When is it not busy? When do you ever really think, hmm, there's nothing else I should be doing at this point?
In any case, this past week was full of travel, meeting with old friends, getting a rejection letter for a manuscript (Grr! Time to work on that chapter ... again), getting grants (yea!), geeking out over plants, and playing with friends' young kids. There's nothing quite like bear-crawling with a 2-year-old around a pool and getting excited about seeing moths and ants.
This girl LOVED insects, and that made me extremely happy. It provided a nice contrast to the labs I taught later in the week that involved examining preserved insects. I think many of the young women felt a pressure to be scared or grossed out by insects, but by the end of lab, most of them were exclaiming over them and getting excited by a wasp's compound eye. I wanted to tell the 2-year-old's parents to never tell her she should be scared of bugs! Indeed, during lab, one male student decried that 'just because I don't like insects doesn't mean I'm a girl'. Sigh. I shared a glance with a female student and said 'just because I like insects doesn't mean I'm a boy.'
Playing with cute young kids (and getting to hand them off to the parents when they need a dipper change) did get me thinking about kids, and the whole 'when does a female academic have kids?' thing. Two things give me hope that I can put off that decision. One, I could just freeze those eggs (here's a fun NYT article on that). Or, I'll get some eggs made from skin cells (original article in Science here). That's one way to avoid the problems associated with procreation at older ages, eh? Though that is definitely a consideration - increased incidence of Down's Syndrome is associated with older mothers. And increased occurrence of autism and schizophrenia are associated with older fathers. Geez, this post got upbeat in a hurry, huh? The long and short is that there are now options for postponing parenthood (some a ways off, I realize), and that means I can keep playing with "Mr. Ant" (I couldn't quite explain haploid insect life cycles yet) and cute kids...without the diapers.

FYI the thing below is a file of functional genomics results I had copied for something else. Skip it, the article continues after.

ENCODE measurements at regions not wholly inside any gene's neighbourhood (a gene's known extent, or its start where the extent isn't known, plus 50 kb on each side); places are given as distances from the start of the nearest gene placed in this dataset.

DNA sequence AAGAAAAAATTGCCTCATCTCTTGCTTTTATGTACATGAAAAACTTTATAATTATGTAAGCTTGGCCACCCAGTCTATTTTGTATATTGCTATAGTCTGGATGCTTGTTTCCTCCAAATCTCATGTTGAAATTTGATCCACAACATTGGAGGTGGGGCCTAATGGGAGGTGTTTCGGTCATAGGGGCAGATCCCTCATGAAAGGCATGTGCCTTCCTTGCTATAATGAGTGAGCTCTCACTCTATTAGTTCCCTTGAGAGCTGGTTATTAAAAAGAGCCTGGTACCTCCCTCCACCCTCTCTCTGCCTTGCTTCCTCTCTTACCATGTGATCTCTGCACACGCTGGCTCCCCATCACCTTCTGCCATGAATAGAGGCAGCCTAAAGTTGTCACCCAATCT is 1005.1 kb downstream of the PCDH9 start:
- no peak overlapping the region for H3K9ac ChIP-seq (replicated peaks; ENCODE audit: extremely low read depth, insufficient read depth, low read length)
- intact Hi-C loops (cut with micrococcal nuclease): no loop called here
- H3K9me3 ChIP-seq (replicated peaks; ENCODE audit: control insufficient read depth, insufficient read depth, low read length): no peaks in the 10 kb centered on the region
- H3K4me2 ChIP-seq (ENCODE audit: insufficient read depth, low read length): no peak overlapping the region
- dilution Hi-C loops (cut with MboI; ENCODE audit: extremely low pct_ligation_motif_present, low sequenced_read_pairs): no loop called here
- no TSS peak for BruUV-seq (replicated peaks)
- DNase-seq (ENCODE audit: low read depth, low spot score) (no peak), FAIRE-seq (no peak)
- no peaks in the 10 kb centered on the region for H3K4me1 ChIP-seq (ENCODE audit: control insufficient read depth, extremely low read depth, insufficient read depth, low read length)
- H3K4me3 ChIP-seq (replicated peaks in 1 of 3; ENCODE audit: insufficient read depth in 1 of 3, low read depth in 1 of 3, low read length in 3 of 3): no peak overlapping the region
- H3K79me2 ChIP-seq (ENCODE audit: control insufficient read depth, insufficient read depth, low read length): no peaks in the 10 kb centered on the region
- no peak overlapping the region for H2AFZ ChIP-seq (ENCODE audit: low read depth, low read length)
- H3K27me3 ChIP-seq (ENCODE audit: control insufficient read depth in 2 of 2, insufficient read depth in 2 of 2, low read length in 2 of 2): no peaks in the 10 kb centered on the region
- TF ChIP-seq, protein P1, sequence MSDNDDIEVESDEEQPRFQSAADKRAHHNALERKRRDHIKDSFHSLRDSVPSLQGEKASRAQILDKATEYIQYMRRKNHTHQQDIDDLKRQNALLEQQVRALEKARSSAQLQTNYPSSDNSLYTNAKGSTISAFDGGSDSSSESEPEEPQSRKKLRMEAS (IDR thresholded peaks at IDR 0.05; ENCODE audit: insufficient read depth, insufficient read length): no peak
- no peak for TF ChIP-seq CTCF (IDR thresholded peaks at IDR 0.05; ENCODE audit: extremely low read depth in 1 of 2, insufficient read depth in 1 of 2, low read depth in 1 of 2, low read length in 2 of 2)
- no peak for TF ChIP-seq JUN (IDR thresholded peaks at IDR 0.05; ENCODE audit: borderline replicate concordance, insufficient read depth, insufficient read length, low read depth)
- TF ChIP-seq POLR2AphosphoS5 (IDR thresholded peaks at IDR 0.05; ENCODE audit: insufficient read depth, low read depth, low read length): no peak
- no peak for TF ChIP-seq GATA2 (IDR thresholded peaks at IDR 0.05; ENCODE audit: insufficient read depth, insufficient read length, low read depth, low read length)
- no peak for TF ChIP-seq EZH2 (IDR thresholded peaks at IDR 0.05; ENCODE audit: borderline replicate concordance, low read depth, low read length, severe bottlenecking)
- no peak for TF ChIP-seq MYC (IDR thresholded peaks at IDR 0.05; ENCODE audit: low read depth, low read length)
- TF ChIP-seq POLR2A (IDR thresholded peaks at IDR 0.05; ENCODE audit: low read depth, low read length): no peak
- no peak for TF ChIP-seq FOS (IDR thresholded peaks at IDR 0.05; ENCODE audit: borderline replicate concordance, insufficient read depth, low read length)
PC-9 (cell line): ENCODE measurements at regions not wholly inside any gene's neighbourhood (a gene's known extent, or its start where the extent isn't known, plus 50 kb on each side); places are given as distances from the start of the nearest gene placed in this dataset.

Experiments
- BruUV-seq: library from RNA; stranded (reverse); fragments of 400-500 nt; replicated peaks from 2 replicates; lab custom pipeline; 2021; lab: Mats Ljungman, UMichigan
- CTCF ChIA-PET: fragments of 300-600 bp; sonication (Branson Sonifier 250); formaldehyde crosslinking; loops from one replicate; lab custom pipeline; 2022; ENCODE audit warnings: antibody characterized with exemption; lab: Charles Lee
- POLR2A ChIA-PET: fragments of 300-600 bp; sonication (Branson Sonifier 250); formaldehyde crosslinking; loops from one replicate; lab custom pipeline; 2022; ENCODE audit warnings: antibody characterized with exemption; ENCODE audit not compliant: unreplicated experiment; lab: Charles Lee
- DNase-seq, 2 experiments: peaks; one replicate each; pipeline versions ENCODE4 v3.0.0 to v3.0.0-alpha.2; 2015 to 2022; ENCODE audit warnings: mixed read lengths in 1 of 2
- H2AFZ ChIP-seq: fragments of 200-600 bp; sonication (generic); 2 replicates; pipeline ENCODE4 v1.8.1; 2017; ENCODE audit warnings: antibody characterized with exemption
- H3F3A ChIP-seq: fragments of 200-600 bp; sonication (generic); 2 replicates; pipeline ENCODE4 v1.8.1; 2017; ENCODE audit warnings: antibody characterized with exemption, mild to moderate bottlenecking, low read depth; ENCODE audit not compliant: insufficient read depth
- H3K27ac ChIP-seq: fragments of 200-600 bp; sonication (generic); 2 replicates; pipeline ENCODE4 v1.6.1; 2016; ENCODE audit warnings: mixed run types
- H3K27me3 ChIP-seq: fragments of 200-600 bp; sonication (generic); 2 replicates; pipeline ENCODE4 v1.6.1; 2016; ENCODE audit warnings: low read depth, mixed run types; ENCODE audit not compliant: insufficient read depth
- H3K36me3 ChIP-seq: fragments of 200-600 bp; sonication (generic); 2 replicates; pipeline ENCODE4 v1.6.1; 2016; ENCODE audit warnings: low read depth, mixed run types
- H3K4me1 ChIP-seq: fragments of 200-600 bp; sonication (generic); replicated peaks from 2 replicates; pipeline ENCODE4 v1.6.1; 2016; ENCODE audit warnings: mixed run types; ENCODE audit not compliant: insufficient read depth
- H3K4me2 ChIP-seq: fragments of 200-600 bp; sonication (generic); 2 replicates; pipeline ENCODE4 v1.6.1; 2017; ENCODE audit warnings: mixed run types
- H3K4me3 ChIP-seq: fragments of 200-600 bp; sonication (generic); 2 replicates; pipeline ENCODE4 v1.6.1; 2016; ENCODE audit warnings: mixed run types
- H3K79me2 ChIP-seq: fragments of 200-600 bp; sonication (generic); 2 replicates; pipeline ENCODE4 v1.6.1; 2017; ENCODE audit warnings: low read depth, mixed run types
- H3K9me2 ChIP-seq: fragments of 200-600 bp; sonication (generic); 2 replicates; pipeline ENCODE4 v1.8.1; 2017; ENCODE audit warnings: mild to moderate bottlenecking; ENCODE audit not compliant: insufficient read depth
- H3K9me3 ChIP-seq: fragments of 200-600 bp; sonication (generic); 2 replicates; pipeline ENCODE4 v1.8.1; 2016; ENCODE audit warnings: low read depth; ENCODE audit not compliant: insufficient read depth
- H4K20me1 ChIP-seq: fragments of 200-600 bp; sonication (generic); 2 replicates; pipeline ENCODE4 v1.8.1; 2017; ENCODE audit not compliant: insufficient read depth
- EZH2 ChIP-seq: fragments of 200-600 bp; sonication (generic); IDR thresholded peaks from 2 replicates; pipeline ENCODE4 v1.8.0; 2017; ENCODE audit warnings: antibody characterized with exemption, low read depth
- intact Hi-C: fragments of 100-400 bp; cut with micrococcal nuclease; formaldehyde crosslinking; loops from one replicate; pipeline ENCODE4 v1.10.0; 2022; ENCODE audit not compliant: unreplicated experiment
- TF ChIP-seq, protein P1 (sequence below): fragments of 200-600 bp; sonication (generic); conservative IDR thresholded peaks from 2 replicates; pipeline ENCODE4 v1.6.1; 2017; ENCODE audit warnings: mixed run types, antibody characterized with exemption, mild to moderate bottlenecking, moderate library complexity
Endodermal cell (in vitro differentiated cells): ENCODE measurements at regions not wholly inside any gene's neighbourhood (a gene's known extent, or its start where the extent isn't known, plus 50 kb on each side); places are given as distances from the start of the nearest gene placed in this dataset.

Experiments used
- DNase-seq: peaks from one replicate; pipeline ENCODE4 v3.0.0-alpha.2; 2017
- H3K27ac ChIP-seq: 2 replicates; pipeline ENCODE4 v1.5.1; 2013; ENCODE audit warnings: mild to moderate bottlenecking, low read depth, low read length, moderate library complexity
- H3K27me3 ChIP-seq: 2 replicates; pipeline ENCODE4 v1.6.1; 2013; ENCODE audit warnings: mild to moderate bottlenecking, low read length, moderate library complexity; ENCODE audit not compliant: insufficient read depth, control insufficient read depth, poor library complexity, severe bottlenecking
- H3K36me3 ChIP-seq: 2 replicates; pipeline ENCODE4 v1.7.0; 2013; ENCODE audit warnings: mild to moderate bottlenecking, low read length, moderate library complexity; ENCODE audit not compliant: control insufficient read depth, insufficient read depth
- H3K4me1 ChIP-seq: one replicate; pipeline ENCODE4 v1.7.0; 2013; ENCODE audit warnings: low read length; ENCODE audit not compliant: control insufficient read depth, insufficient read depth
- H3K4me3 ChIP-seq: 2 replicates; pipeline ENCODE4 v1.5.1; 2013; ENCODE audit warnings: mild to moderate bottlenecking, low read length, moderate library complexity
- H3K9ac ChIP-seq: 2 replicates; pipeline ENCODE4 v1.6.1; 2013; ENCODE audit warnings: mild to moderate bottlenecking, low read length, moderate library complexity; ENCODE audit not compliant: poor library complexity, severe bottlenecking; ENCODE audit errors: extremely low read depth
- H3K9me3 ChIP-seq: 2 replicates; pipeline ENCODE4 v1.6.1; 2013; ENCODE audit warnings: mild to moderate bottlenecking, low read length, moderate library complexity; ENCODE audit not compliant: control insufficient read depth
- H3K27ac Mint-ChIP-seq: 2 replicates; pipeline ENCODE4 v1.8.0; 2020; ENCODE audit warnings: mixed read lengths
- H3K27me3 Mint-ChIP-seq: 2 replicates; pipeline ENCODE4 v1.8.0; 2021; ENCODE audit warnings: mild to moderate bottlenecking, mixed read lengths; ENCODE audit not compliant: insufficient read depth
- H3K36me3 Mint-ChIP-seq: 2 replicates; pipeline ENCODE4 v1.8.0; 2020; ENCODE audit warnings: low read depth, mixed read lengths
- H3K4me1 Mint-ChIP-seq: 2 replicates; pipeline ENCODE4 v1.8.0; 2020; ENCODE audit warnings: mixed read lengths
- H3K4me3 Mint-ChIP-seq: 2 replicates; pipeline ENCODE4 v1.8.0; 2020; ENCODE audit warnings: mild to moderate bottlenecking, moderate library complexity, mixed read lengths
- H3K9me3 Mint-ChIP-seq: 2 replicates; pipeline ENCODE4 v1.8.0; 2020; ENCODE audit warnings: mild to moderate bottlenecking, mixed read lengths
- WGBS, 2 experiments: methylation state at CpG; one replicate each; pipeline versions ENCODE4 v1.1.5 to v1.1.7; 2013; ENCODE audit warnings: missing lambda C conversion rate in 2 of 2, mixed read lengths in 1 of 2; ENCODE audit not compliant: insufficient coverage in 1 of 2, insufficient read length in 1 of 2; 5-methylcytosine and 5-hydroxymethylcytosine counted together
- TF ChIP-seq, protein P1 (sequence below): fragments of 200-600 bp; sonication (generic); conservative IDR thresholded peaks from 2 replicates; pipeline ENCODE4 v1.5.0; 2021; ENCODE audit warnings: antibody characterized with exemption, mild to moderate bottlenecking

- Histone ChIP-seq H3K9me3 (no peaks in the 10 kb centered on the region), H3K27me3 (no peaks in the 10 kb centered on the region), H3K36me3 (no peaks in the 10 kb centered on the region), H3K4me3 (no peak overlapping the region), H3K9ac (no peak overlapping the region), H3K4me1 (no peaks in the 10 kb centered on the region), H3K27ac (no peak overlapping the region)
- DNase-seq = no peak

PS Also, this story from NPR on freezing eggs